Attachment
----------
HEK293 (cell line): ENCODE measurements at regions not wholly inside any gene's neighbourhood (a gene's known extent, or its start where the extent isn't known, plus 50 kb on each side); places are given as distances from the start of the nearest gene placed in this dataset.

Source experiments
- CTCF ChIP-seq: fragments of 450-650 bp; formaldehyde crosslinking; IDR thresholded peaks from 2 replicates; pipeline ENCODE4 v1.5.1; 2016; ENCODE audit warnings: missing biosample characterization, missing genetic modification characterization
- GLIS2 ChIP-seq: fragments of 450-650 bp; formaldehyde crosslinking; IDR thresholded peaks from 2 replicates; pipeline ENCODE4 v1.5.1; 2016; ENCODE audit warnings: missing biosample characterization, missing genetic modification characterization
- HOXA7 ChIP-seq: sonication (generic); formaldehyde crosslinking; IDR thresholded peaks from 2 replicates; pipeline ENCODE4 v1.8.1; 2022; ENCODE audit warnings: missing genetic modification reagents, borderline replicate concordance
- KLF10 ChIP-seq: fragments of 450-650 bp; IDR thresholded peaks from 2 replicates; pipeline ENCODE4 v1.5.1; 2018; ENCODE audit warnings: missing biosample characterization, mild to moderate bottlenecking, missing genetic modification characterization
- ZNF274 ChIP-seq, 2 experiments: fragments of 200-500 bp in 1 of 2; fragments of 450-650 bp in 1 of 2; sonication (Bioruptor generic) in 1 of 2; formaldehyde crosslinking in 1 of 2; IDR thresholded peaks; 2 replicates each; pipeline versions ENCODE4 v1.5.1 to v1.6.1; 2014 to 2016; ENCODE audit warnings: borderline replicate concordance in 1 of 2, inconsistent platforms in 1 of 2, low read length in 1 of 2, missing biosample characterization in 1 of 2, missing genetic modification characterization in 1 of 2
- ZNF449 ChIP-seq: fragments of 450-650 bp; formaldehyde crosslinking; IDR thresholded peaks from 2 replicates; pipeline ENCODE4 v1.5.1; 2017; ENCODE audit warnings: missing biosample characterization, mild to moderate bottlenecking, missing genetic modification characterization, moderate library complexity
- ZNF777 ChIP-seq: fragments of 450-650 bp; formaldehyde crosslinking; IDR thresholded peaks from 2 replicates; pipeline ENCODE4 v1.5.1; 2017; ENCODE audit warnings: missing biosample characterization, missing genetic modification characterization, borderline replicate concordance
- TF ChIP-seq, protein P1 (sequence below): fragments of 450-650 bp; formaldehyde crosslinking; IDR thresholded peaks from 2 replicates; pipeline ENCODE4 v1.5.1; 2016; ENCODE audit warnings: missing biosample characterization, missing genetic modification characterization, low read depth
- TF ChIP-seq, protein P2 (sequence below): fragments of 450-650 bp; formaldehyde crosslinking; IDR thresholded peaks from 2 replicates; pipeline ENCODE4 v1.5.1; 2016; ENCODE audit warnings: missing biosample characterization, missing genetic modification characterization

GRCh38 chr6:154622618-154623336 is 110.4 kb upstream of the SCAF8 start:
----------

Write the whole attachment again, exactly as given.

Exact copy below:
HEK293 (cell line): ENCODE measurements at regions not wholly inside any gene's neighbourhood (a gene's known extent, or its start where the extent isn't known, plus 50 kb on each side); places are given as distances from the start of the nearest gene placed in this dataset.

Source experiments
- CTCF ChIP-seq: fragments of 450-650 bp; formaldehyde crosslinking; IDR thresholded peaks from 2 replicates; pipeline ENCODE4 v1.5.1; 2016; ENCODE audit warnings: missing biosample characterization, missing genetic modification characterization
- GLIS2 ChIP-seq: fragments of 450-650 bp; formaldehyde crosslinking; IDR thresholded peaks from 2 replicates; pipeline ENCODE4 v1.5.1; 2016; ENCODE audit warnings: missing biosample characterization, missing genetic modification characterization
- HOXA7 ChIP-seq: sonication (generic); formaldehyde crosslinking; IDR thresholded peaks from 2 replicates; pipeline ENCODE4 v1.8.1; 2022; ENCODE audit warnings: missing genetic modification reagents, borderline replicate concordance
- KLF10 ChIP-seq: fragments of 450-650 bp; IDR thresholded peaks from 2 replicates; pipeline ENCODE4 v1.5.1; 2018; ENCODE audit warnings: missing biosample characterization, mild to moderate bottlenecking, missing genetic modification characterization
- ZNF274 ChIP-seq, 2 experiments: fragments of 200-500 bp in 1 of 2; fragments of 450-650 bp in 1 of 2; sonication (Bioruptor generic) in 1 of 2; formaldehyde crosslinking in 1 of 2; IDR thresholded peaks; 2 replicates each; pipeline versions ENCODE4 v1.5.1 to v1.6.1; 2014 to 2016; ENCODE audit warnings: borderline replicate concordance in 1 of 2, inconsistent platforms in 1 of 2, low read length in 1 of 2, missing biosample characterization in 1 of 2, missing genetic modification characterization in 1 of 2
- ZNF449 ChIP-seq: fragments of 450-650 bp; formaldehyde crosslinking; IDR thresholded peaks from 2 replicates; pipeline ENCODE4 v1.5.1; 2017; ENCODE audit warnings: missing biosample characterization, mild to moderate bottlenecking, missing genetic modification characterization, moderate library complexity
- ZNF777 ChIP-seq: fragments of 450-650 bp; formaldehyde crosslinking; IDR thresholded peaks from 2 replicates; pipeline ENCODE4 v1.5.1; 2017; ENCODE audit warnings: missing biosample characterization, missing genetic modification characterization, borderline replicate concordance
- TF ChIP-seq, protein P1 (sequence below): fragments of 450-650 bp; formaldehyde crosslinking; IDR thresholded peaks from 2 replicates; pipeline ENCODE4 v1.5.1; 2016; ENCODE audit warnings: missing biosample characterization, missing genetic modification characterization, low read depth
- TF ChIP-seq, protein P2 (sequence below): fragments of 450-650 bp; formaldehyde crosslinking; IDR thresholded peaks from 2 replicates; pipeline ENCODE4 v1.5.1; 2016; ENCODE audit warnings: missing biosample characterization, missing genetic modification characterization

GRCh38 chr6:154622618-154623336 is 110.4 kb upstream of the SCAF8 start: